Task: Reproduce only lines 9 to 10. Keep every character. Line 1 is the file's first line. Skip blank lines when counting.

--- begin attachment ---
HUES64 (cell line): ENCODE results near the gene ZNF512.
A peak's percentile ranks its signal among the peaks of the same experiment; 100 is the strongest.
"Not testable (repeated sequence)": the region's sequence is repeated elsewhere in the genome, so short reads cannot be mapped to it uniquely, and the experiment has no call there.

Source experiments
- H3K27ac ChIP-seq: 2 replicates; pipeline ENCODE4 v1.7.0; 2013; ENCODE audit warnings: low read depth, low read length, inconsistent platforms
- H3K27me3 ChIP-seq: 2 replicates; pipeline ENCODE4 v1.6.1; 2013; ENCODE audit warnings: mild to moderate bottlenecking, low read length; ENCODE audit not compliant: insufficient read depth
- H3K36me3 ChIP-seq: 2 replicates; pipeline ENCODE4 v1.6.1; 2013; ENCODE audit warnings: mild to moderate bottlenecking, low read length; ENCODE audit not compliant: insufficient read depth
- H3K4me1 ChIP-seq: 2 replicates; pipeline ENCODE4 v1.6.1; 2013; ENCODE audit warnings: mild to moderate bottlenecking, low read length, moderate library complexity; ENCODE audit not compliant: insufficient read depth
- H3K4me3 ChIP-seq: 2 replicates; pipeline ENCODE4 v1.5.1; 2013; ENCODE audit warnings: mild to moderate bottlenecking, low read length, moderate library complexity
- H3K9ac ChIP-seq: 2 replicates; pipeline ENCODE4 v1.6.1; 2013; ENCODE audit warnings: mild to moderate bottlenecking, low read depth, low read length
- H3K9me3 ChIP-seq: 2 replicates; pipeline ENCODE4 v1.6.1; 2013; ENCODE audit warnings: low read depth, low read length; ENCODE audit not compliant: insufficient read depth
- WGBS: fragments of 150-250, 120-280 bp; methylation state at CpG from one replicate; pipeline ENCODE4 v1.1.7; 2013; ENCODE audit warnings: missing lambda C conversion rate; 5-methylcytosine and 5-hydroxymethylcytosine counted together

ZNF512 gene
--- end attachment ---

- H3K4me3 ChIP-seq: 2 replicates; pipeline ENCODE4 v1.5.1; 2013; ENCODE audit warnings: mild to moderate bottlenecking, low read length, moderate library complexity
- H3K9ac ChIP-seq: 2 replicates; pipeline ENCODE4 v1.6.1; 2013; ENCODE audit warnings: mild to moderate bottlenecking, low read depth, low read length